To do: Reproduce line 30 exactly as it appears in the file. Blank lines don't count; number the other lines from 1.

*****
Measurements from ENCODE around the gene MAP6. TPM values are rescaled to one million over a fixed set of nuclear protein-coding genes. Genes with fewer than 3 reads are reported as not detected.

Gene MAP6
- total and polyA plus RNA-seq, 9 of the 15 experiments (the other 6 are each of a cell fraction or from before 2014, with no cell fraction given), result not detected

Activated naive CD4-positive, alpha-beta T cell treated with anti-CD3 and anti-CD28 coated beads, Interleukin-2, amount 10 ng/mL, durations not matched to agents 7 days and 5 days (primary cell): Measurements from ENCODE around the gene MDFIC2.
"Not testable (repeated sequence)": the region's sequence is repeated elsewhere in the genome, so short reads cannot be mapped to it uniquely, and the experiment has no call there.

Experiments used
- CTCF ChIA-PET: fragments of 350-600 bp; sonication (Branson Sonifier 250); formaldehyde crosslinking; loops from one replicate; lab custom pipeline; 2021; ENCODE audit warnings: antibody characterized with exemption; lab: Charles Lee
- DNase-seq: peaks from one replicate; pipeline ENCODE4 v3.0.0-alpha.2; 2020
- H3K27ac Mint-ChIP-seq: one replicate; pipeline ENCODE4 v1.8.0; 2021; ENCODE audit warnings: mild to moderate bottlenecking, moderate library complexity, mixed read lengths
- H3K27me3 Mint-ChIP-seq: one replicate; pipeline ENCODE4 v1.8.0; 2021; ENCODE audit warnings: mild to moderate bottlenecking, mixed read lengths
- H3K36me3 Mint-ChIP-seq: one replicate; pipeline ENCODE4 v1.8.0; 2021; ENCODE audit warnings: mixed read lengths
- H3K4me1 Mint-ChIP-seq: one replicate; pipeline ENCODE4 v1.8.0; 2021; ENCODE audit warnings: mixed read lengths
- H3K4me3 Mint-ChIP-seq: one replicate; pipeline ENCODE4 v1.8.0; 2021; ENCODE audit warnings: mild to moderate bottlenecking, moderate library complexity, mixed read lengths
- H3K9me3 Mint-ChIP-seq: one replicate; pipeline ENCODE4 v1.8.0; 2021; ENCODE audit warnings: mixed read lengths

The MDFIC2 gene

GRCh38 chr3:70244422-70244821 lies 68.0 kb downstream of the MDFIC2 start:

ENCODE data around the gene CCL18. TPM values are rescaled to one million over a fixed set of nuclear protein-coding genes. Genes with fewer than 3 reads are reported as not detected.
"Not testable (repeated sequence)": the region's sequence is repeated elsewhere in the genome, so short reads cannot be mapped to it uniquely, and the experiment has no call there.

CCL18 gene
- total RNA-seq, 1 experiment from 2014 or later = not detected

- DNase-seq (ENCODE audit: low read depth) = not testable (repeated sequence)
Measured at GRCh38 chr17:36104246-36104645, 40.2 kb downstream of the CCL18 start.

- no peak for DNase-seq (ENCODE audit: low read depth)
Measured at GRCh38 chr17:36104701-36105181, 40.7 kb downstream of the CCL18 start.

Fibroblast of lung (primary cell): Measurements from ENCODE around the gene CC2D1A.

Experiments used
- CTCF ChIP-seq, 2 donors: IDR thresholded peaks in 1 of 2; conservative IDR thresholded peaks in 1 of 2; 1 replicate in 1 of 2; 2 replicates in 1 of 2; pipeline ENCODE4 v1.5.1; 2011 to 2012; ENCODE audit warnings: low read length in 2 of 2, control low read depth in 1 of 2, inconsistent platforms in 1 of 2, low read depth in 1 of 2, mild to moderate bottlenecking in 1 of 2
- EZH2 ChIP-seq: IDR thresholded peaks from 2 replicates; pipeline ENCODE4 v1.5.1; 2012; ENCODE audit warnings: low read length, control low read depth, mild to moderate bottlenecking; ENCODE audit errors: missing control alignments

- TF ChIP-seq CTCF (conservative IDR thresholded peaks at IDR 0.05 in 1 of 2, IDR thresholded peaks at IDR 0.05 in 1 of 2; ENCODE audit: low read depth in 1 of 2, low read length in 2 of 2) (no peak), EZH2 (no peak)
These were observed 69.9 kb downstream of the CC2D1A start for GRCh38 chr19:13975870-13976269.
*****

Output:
These were observed 69.9 kb downstream of the CC2D1A start for GRCh38 chr19:13975870-13976269.